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Award-winning journalist Robin Roberts of ABC’s “Good Morning America” extolled the importance of living life with optimism and faith as she accepted the 2014 Walter Cronkite Award for Excellence in Journalism Monday from Arizona State University.
ASU Provost Robert E. Page Jr. presented Roberts with the 31st annual award, given by the Walter Cronkite School of Journalism and Mass Communication to recognize a distinguished journalist who embodies the values of the school’s namesake.
Roberts was honored at a luncheon attended by 1,100 students, media leaders, business executives, civic leaders and Cronkite School supporters at the Sheraton Phoenix Downtown Hotel.
In lieu of a traditional acceptance speech, Roberts was interviewed on stage by Cronkite students Analise Ortiz of Scottsdale, Ariz., and Megan Thompson of Gilbert, Ariz., both reporters at Cronkite News, the school’s award winning newscast that reaches 1.9 million households on Arizona PBS.
During the luncheon, Roberts discussed her career path from local television news to ESPN and “Good Morning America.” She touched on her coverage of Hurricane Katrina and the emotional struggle to cover a story that hit so close to home. She also talked about her personal battles with breast cancer and the rare bone marrow disorder myelodysplastic syndrome, saying faith can help during adverse times.
“There is a very slight difference between fear and faith. They both are unseen, unknown. We’re fearful of things that may never happen,” Roberts said. “… I’m just so grateful that I’ve been taught to have faith and to know that when fear knocks to let faith answer the door.”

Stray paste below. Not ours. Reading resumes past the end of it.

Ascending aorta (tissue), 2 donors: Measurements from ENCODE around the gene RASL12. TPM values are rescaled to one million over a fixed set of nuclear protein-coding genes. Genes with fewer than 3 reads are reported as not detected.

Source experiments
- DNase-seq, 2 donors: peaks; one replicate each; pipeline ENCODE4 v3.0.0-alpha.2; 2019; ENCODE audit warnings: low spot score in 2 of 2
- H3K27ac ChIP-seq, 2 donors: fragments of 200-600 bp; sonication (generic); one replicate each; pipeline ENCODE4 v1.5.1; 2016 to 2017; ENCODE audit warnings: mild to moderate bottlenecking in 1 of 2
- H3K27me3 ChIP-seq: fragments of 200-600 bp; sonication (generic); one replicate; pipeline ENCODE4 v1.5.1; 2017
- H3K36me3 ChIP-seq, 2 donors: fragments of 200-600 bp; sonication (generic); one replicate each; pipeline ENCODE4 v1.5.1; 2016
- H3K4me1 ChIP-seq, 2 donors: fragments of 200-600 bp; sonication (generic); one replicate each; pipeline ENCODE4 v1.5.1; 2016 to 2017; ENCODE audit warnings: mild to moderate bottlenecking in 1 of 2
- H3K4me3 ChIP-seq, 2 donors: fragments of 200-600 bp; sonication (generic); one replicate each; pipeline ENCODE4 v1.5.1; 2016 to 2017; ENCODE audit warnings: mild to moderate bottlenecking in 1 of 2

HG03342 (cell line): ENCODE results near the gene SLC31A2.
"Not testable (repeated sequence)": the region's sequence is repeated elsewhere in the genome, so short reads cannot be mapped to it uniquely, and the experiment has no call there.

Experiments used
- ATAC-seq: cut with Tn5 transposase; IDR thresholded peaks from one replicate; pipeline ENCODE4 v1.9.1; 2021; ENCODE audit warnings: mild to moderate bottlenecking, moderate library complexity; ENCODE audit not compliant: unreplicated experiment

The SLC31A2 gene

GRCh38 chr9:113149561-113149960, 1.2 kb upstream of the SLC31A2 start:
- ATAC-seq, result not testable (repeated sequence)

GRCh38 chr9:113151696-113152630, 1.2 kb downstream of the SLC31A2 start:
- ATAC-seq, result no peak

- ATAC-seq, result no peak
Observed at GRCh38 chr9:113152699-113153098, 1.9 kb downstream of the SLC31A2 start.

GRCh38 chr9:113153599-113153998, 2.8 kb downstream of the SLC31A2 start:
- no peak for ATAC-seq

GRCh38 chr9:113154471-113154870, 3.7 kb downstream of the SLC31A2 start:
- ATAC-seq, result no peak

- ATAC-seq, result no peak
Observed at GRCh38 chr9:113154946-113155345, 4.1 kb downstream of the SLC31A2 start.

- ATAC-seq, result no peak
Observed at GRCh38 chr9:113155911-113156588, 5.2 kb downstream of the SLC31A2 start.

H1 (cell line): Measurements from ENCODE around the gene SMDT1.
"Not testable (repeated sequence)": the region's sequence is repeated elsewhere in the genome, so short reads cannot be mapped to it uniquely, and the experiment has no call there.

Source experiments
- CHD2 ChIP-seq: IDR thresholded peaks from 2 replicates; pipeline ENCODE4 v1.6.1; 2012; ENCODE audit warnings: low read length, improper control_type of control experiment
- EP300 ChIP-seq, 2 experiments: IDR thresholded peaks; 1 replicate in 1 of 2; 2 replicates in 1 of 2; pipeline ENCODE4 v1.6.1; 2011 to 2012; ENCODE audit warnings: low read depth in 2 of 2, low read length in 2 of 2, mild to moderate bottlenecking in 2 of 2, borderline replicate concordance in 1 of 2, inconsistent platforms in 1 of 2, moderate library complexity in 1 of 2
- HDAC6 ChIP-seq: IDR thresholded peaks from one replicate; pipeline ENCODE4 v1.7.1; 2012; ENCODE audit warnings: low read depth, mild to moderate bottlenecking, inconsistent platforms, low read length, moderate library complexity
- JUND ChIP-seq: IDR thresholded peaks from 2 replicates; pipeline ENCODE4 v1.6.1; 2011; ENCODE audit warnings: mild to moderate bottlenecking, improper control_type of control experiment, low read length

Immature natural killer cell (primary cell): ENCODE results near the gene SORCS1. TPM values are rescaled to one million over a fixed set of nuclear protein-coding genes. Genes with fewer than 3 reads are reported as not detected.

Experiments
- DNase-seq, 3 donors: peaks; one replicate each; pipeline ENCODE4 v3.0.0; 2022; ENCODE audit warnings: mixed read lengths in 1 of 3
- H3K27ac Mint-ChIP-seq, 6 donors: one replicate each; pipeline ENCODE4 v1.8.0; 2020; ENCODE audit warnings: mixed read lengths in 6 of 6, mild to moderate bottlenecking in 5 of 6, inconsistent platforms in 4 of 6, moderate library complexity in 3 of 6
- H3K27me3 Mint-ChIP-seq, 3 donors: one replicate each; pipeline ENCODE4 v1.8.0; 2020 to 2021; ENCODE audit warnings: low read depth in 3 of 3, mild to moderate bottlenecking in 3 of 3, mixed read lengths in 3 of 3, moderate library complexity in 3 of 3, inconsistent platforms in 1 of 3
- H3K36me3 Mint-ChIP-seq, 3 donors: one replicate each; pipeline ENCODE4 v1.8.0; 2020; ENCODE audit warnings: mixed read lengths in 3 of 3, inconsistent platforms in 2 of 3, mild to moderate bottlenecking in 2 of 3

During her two-day visit, Roberts toured the Cronkite School and talked with more than 200 students during a special question-and-answer session hosted by Cronkite School Assistant Dean and News Director Mark Lodato. She fielded questions on women in sports journalism and the current state of the news industry.
Roberts also offered career advice to students, encouraging them to be fearless and optimistic in the pursuit of their dreams. She praised the Cronkite School’s state-of-the-art facility as well as the professional journalism training experiences available to students.
“I had a quick tour of the facility ― wow ― you are so blessed, so fortunate,” Roberts said during her Sunday talk with students. “I hope you know that. It’s incredible, the opportunities. I saw a little bit of your newscast and to have the hands-on experience that you are receiving is paramount.”
Roberts was named co-anchor of “Good Morning America” in 2005, leading the broadcast to three consecutive Emmy Awards for Outstanding Morning Program. A 30-year veteran of television news, Roberts has covered major breaking stories and interviewed prominent newsmakers, including President Barack Obama. Prior to joining “GMA,” she was a longtime commentator at ESPN, contributing to the network’s “SportsCenter” and “NFL Primetime” programs.
Walter Cronkite presented the first award bearing his name in 1984 to CBS leaders William Paley and Frank Stanton. Cronkite was a fixture at the luncheons until his death in 2009. Previous Cronkite Award recipients include television journalists Tom Brokaw, Diane Sawyer and Brian Williams; newspaper journalists Ben Bradlee and Bob Woodward; television executives Frank Stanton and Ted Turner; and newspaper publishers Katharine Graham and Otis Chandler. Last year’s winner was CBS newscaster Bob Schieffer.
“The Cronkite School is designed around the journalistic standards that people such as Robin and Walter have embodied for so many years ― coupled with a deep focus on the digital media future,” said Cronkite School Dean Christopher Callahan. “And today nearly a decade after President (Michael M.) Crow made Cronkite an independent college ― (we believe) that the Cronkite School is the very best and most innovative professional program in the country.”